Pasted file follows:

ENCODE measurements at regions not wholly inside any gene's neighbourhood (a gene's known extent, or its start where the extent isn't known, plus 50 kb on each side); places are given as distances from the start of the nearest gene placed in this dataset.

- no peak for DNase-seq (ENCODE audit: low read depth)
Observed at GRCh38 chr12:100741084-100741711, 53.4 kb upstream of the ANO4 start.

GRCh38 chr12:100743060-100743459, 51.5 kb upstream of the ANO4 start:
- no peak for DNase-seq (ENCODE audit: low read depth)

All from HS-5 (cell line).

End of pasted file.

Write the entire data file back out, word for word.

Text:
ENCODE measurements at regions not wholly inside any gene's neighbourhood (a gene's known extent, or its start where the extent isn't known, plus 50 kb on each side); places are given as distances from the start of the nearest gene placed in this dataset.

- no peak for DNase-seq (ENCODE audit: low read depth)
Observed at GRCh38 chr12:100741084-100741711, 53.4 kb upstream of the ANO4 start.

GRCh38 chr12:100743060-100743459, 51.5 kb upstream of the ANO4 start:
- no peak for DNase-seq (ENCODE audit: low read depth)

All from HS-5 (cell line).